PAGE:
How valuable was the U.S. government's investment in the Human Genome Project? A new study estimates the financial impact on the U.S. economy of the public project and the activities of the growing genomics industry at nearly $1 trillion.
The research and development organization Battelle, based in Columbus, OH, conducted the study, which updates their 2011 findings. It was released in June by United for Medical Research (UMR) in Washington, DC, which advocates for increased NIH funding.
To generate its findings, Battelle relied upon a widely used economic model that incorporates information on more than 420 industrial sectors and estimates the impact of one sector on others. The organization also used data from NIH, the U.S. Department of Energy, and the National Science Foundation to determine research and development funding from federal sources and pharmaceutical companies, as well as current and historic employment data from several sources, including records from Dun & Bradstreet, which provides commercial information on millions of businesses.
The study concluded that federal investment of $14.5 billion in genomics work from 1988 through 2012 yielded an economic output of $965 billion, including $293 billion in personal income for people working in genomics-related industries. The study says that each dollar spent has ultimately yielded a return of about $65 to the U.S. economy. In addition, it estimates that genomics-related industries generated and stimulated $54.8 billion in federal, state, and local tax revenues.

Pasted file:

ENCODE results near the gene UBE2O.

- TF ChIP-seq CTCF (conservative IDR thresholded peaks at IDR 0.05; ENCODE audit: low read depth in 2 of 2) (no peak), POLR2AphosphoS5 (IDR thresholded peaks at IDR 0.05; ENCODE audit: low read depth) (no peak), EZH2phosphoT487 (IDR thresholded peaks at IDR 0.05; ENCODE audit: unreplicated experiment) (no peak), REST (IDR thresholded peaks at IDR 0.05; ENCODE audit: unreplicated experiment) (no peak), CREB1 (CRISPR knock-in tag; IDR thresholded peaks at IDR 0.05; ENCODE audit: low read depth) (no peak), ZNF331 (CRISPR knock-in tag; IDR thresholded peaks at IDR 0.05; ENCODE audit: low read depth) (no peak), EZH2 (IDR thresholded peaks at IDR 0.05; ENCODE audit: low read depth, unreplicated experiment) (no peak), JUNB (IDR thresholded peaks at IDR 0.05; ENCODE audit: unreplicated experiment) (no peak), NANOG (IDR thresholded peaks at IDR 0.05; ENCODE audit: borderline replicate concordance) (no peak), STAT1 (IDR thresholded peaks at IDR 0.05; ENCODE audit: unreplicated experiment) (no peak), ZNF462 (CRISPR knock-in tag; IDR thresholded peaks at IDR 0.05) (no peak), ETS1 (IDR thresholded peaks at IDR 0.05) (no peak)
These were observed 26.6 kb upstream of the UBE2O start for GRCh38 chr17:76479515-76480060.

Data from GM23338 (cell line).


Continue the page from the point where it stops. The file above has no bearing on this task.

Carrie Wolinetz, PhD, president of UMR, says that the report sheds light on “how pervasive genomics has become as a technology in all sorts of industries,” including agriculture, medicine, pharmaceutical development, and biotechnology.
However, some economists argue that the number of jobs created and the contributions to personal income can be misleading when it comes to calculating the value of a research investment. “These are all costs,” says Robert Topel, PhD, an economist at the University of Chicago Booth School of Business in Illinois, because investment in research and salaries represents money that could have been used for other purposes.
The value, Topel says, comes from the societal benefits the research produces. For health investments, these benefits are often realized in terms of reductions in mortality or improvements in quality of life. In this case, the benefits of new medical interventions based on the human genome would need to be evaluated and weighed against their costs.
Studies have calculated the benefits of specific medical treatments and tests, but Topel says it's more difficult to make such calculations for basic research efforts, because the impacts can be widespread and indirect. “Basic research needs to be funded by public funds if we're going to get it done,” he says. “The hard part is figuring out: is it worth it?”
“This report represents one piece of data among many that we use in trying to make the case for sustained investment in the NIH,” Wolinetz says. Genomics “is still a relatively new science,” she adds, so health impacts are difficult to quantify.
However, she says that the Human Genome Project's significance has been demonstrated by the thousands of diseases now known to have a genetic cause, the increasing number of genetically targeted cancer drugs, and the growing number of people who have been able to make informed health decisions by knowing more about their genetic makeup.
- ©2013 American Association for Cancer Research.